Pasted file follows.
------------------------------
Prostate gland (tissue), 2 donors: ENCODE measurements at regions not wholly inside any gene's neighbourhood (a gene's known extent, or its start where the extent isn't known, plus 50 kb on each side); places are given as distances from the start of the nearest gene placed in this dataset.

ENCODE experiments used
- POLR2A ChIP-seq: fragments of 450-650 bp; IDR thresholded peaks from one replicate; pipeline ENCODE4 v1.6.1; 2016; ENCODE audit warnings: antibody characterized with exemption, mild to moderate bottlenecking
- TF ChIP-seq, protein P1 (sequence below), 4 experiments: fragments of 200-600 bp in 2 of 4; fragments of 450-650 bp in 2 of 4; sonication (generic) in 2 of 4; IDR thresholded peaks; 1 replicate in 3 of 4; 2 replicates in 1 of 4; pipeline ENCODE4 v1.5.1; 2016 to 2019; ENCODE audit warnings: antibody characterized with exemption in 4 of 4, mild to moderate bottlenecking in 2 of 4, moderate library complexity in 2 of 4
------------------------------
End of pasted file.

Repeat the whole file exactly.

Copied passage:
Prostate gland (tissue), 2 donors: ENCODE measurements at regions not wholly inside any gene's neighbourhood (a gene's known extent, or its start where the extent isn't known, plus 50 kb on each side); places are given as distances from the start of the nearest gene placed in this dataset.

ENCODE experiments used
- POLR2A ChIP-seq: fragments of 450-650 bp; IDR thresholded peaks from one replicate; pipeline ENCODE4 v1.6.1; 2016; ENCODE audit warnings: antibody characterized with exemption, mild to moderate bottlenecking
- TF ChIP-seq, protein P1 (sequence below), 4 experiments: fragments of 200-600 bp in 2 of 4; fragments of 450-650 bp in 2 of 4; sonication (generic) in 2 of 4; IDR thresholded peaks; 1 replicate in 3 of 4; 2 replicates in 1 of 4; pipeline ENCODE4 v1.5.1; 2016 to 2019; ENCODE audit warnings: antibody characterized with exemption in 4 of 4, mild to moderate bottlenecking in 2 of 4, moderate library complexity in 2 of 4